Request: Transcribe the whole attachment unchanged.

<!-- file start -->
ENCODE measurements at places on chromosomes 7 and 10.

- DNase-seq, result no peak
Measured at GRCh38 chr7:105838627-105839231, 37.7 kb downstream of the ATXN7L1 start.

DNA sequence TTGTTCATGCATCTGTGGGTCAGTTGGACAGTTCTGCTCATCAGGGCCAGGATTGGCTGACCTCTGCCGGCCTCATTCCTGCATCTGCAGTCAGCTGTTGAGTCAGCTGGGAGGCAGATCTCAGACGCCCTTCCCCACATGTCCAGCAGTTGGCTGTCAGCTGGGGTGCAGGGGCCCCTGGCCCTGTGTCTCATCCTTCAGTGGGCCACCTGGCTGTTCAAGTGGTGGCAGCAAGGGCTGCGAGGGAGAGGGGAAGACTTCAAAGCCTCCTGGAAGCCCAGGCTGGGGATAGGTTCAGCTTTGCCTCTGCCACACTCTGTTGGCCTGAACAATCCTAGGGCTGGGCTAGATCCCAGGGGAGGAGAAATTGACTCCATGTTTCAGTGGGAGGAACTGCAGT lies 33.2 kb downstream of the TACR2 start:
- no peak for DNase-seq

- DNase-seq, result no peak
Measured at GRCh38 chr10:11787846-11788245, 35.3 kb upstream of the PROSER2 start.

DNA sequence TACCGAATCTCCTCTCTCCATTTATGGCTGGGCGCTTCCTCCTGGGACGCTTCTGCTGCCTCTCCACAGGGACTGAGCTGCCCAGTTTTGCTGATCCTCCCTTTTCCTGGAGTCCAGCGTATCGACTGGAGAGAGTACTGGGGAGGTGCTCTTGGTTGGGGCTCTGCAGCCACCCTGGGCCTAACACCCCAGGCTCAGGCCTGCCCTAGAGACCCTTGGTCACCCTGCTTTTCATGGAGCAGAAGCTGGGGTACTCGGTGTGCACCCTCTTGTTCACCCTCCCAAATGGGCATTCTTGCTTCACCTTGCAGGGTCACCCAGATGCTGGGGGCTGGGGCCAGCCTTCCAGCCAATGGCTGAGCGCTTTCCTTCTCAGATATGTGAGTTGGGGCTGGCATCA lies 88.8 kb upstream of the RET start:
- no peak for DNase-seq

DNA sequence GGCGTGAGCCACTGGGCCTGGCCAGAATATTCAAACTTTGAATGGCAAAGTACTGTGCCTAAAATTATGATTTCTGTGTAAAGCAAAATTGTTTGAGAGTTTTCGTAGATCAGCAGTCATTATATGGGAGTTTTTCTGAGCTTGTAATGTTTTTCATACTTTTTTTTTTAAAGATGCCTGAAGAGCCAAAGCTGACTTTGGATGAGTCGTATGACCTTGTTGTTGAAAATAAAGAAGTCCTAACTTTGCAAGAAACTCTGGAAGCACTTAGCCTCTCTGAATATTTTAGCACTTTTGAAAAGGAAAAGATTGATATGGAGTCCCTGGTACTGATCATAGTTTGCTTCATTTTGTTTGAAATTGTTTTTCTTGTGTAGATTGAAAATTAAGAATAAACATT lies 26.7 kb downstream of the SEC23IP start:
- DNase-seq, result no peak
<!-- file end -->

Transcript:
ENCODE measurements at places on chromosomes 7 and 10.

- DNase-seq, result no peak
Measured at GRCh38 chr7:105838627-105839231, 37.7 kb downstream of the ATXN7L1 start.

DNA sequence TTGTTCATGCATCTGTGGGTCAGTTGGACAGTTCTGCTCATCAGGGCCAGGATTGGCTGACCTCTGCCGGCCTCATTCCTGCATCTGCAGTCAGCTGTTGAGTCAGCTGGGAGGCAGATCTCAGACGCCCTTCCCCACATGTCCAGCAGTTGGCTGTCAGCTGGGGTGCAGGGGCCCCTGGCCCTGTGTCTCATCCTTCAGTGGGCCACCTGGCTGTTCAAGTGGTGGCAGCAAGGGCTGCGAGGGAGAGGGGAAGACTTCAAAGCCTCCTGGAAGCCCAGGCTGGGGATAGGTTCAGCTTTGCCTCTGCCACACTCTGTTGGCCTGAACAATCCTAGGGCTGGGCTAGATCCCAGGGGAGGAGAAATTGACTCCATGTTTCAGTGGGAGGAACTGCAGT lies 33.2 kb downstream of the TACR2 start:
- no peak for DNase-seq

- DNase-seq, result no peak
Measured at GRCh38 chr10:11787846-11788245, 35.3 kb upstream of the PROSER2 start.

DNA sequence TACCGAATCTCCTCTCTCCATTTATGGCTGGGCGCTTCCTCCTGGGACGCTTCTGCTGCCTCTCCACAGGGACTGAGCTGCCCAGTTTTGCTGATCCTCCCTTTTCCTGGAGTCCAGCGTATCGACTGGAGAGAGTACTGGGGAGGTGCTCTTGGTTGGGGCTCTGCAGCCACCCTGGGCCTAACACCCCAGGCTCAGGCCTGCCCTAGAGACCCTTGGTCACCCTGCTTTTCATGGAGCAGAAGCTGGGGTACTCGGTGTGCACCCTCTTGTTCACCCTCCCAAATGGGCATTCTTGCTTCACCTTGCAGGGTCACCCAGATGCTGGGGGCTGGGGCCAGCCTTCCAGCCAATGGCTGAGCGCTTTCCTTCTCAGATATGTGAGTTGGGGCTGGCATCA lies 88.8 kb upstream of the RET start:
- no peak for DNase-seq

DNA sequence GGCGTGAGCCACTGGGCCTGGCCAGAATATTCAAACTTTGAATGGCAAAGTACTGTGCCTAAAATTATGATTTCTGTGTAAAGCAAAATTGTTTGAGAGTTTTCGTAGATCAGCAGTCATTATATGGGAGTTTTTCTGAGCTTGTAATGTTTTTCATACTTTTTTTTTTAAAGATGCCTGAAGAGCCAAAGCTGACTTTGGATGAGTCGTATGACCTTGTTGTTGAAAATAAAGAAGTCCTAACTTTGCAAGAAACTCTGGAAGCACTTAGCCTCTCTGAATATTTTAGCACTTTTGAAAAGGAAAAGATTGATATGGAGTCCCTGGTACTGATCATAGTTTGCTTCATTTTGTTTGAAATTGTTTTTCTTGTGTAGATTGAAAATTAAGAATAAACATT lies 26.7 kb downstream of the SEC23IP start:
- DNase-seq, result no peak